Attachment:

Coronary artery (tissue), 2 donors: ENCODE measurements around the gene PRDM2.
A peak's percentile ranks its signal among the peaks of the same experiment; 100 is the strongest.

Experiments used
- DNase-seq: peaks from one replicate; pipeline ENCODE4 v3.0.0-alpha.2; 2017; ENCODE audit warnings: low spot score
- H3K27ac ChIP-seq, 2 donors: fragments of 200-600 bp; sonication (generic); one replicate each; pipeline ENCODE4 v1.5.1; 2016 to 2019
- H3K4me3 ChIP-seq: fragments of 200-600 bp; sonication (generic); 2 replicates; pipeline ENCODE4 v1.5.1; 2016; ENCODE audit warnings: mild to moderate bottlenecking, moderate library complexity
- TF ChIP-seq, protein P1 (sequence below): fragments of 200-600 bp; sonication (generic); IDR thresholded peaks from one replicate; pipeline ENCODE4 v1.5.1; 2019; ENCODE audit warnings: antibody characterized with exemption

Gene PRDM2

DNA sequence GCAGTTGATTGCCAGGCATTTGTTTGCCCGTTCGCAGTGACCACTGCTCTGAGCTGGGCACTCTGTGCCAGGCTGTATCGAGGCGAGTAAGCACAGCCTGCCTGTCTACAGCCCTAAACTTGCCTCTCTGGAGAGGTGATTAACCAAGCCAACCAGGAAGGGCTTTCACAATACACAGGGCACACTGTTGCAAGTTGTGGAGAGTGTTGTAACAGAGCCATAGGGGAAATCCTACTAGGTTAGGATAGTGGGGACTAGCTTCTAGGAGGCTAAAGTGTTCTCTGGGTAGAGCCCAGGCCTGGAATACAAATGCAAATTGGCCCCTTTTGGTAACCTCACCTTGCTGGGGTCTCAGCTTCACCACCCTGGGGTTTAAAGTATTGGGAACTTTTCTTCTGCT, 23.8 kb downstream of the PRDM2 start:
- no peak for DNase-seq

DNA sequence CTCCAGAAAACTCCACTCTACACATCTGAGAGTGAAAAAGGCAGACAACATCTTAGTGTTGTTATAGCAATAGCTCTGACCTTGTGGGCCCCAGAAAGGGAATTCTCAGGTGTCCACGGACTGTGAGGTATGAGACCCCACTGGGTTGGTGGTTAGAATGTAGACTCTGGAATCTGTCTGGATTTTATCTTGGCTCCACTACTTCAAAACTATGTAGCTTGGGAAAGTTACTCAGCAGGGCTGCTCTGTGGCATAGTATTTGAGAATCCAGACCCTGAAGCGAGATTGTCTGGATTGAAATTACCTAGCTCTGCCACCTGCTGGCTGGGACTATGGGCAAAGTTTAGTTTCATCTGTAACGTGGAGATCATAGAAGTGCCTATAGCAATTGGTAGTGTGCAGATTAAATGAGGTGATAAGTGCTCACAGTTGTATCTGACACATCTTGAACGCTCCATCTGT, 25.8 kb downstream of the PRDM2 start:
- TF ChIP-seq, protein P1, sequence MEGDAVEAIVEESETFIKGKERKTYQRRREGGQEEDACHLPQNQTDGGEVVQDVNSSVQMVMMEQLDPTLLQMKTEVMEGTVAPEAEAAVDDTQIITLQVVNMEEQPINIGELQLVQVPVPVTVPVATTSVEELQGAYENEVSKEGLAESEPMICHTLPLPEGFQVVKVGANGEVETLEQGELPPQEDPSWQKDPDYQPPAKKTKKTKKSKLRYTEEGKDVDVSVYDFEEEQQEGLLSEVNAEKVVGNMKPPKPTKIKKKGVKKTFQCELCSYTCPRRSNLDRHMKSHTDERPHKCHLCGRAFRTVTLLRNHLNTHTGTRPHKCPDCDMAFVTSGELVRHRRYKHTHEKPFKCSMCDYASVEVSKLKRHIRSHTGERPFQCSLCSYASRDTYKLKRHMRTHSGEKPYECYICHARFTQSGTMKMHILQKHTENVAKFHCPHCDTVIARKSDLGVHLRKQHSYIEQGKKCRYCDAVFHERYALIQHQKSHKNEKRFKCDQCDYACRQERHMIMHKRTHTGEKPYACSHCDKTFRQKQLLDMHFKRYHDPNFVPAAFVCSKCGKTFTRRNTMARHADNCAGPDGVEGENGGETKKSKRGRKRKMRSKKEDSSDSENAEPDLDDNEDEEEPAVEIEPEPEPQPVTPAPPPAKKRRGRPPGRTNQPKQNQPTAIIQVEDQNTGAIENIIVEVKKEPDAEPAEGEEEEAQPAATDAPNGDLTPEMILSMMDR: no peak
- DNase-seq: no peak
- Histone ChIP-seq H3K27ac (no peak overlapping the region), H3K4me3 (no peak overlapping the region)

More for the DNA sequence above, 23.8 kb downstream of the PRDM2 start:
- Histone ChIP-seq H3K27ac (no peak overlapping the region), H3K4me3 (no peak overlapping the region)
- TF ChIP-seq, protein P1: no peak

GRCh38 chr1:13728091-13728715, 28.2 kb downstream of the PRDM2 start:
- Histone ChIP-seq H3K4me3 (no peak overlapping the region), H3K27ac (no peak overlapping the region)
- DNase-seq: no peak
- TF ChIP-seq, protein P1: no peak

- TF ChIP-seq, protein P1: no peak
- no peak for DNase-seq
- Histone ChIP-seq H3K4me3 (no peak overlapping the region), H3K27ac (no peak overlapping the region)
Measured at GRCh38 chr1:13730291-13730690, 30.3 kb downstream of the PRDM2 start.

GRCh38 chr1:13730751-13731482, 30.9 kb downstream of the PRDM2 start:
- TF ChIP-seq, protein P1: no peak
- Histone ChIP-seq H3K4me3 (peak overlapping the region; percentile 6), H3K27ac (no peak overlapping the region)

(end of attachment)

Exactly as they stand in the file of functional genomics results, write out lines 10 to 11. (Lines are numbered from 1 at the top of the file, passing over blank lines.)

- no peak for DNase-seq

DNA sequence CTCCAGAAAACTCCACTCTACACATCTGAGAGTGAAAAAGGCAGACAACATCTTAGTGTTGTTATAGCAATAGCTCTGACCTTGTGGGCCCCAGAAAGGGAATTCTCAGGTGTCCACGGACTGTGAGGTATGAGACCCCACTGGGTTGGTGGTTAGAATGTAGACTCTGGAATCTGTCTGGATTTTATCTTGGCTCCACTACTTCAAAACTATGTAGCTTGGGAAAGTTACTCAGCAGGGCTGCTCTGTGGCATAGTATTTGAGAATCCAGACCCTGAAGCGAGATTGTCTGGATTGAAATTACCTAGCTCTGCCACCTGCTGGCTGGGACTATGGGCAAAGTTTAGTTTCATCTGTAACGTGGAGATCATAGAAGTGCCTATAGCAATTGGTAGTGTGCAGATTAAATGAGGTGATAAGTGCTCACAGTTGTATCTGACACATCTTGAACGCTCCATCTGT, 25.8 kb downstream of the PRDM2 start: